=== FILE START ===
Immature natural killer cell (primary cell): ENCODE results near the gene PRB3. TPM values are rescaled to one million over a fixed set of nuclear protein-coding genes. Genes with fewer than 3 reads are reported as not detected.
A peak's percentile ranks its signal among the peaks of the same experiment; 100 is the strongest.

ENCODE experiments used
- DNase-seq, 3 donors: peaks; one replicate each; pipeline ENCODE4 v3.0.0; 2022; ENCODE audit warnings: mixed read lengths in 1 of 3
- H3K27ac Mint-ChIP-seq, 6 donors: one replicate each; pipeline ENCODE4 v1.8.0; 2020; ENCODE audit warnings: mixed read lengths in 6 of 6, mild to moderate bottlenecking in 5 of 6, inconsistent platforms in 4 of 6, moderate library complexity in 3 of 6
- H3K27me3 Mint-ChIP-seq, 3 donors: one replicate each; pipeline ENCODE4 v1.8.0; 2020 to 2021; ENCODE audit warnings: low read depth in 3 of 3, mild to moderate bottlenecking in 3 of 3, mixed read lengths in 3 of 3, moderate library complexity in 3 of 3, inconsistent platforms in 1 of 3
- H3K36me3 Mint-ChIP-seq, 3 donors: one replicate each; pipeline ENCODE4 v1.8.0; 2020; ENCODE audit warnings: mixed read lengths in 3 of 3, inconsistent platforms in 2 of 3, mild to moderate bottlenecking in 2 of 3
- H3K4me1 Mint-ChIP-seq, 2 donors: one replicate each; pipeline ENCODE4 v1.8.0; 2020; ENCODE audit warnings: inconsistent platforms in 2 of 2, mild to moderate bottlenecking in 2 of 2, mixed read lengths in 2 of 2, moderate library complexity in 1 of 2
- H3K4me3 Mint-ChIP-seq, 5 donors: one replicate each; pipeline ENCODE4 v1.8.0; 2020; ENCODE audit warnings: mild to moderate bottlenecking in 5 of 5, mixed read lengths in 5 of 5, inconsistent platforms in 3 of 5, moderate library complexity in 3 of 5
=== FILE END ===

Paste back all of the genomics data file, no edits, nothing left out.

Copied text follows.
Immature natural killer cell (primary cell): ENCODE results near the gene PRB3. TPM values are rescaled to one million over a fixed set of nuclear protein-coding genes. Genes with fewer than 3 reads are reported as not detected.
A peak's percentile ranks its signal among the peaks of the same experiment; 100 is the strongest.

ENCODE experiments used
- DNase-seq, 3 donors: peaks; one replicate each; pipeline ENCODE4 v3.0.0; 2022; ENCODE audit warnings: mixed read lengths in 1 of 3
- H3K27ac Mint-ChIP-seq, 6 donors: one replicate each; pipeline ENCODE4 v1.8.0; 2020; ENCODE audit warnings: mixed read lengths in 6 of 6, mild to moderate bottlenecking in 5 of 6, inconsistent platforms in 4 of 6, moderate library complexity in 3 of 6
- H3K27me3 Mint-ChIP-seq, 3 donors: one replicate each; pipeline ENCODE4 v1.8.0; 2020 to 2021; ENCODE audit warnings: low read depth in 3 of 3, mild to moderate bottlenecking in 3 of 3, mixed read lengths in 3 of 3, moderate library complexity in 3 of 3, inconsistent platforms in 1 of 3
- H3K36me3 Mint-ChIP-seq, 3 donors: one replicate each; pipeline ENCODE4 v1.8.0; 2020; ENCODE audit warnings: mixed read lengths in 3 of 3, inconsistent platforms in 2 of 3, mild to moderate bottlenecking in 2 of 3
- H3K4me1 Mint-ChIP-seq, 2 donors: one replicate each; pipeline ENCODE4 v1.8.0; 2020; ENCODE audit warnings: inconsistent platforms in 2 of 2, mild to moderate bottlenecking in 2 of 2, mixed read lengths in 2 of 2, moderate library complexity in 1 of 2
- H3K4me3 Mint-ChIP-seq, 5 donors: one replicate each; pipeline ENCODE4 v1.8.0; 2020; ENCODE audit warnings: mild to moderate bottlenecking in 5 of 5, mixed read lengths in 5 of 5, inconsistent platforms in 3 of 5, moderate library complexity in 3 of 5